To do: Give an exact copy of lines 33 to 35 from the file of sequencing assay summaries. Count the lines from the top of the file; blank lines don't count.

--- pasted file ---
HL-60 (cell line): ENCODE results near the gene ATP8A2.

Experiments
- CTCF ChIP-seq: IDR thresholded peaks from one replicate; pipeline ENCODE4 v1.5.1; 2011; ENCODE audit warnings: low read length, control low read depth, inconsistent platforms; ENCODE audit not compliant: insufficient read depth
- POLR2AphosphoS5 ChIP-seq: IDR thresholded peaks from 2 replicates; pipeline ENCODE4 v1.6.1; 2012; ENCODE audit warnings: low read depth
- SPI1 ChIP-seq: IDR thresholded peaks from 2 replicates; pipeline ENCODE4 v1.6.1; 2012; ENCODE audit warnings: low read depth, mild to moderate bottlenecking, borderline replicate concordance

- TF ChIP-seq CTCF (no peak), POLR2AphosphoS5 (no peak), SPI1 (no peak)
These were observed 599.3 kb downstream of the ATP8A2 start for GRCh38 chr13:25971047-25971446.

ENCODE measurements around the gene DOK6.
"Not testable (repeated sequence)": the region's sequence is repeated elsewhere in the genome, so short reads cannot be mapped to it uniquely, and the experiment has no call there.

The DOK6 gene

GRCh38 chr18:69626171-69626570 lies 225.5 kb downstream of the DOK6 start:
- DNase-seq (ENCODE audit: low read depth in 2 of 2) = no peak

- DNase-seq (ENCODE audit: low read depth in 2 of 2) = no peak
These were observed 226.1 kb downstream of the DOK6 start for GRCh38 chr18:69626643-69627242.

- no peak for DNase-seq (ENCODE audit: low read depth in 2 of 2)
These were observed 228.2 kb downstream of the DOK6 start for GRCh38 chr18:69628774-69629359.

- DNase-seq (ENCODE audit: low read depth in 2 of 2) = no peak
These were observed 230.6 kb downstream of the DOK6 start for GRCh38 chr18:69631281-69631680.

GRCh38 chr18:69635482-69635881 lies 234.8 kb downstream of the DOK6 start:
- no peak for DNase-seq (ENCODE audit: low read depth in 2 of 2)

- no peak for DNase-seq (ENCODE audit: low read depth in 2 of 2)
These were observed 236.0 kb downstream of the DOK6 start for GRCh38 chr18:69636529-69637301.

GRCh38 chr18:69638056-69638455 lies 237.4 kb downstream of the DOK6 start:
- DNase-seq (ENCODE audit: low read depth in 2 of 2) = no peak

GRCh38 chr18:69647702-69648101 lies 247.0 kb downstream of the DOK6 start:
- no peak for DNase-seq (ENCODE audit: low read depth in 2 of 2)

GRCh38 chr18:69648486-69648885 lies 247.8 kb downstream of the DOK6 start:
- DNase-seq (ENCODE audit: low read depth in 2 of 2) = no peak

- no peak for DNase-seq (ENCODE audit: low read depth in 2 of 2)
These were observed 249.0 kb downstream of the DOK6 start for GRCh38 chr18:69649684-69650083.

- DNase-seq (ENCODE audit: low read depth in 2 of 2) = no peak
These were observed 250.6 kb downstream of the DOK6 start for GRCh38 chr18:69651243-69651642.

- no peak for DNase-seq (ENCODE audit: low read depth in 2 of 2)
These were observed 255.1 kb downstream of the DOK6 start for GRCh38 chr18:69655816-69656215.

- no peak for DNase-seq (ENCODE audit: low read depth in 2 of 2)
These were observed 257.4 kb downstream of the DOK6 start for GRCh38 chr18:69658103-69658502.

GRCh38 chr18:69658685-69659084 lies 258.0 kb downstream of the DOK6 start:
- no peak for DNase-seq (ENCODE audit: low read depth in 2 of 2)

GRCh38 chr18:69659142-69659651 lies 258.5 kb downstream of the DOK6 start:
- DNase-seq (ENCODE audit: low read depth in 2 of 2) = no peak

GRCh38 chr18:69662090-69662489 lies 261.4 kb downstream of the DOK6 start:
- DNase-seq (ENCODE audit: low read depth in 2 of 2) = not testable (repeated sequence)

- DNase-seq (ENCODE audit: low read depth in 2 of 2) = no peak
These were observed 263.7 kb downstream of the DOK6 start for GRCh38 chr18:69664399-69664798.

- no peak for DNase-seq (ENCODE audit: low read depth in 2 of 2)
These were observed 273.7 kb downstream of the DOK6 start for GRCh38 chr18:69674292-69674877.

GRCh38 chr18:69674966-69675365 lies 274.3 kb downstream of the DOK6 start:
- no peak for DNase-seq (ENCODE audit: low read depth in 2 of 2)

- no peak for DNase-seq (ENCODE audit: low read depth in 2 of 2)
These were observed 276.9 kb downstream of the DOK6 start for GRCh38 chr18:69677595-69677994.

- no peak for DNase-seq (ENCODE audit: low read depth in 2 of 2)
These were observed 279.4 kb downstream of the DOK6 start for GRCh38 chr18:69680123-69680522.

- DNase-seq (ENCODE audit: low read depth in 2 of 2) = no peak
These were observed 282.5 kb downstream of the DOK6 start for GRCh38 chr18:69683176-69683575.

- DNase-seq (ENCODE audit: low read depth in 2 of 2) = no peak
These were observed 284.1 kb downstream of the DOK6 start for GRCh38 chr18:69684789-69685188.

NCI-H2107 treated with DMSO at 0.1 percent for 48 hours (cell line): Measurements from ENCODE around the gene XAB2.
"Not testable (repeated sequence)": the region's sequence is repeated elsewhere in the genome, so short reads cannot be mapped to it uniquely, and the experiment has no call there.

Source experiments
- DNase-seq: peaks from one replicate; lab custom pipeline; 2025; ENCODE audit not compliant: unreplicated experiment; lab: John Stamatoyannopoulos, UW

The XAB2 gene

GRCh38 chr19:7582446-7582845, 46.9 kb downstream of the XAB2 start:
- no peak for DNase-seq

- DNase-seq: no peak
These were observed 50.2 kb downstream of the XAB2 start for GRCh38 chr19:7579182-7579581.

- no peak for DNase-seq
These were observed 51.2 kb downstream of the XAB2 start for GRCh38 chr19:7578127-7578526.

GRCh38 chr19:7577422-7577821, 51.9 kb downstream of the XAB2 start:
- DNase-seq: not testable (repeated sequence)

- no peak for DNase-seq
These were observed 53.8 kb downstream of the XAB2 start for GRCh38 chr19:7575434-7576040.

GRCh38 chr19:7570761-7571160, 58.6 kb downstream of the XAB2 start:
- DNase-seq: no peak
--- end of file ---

- no peak for DNase-seq (ENCODE audit: low read depth in 2 of 2)
These were observed 255.1 kb downstream of the DOK6 start for GRCh38 chr18:69655816-69656215.

- no peak for DNase-seq (ENCODE audit: low read depth in 2 of 2)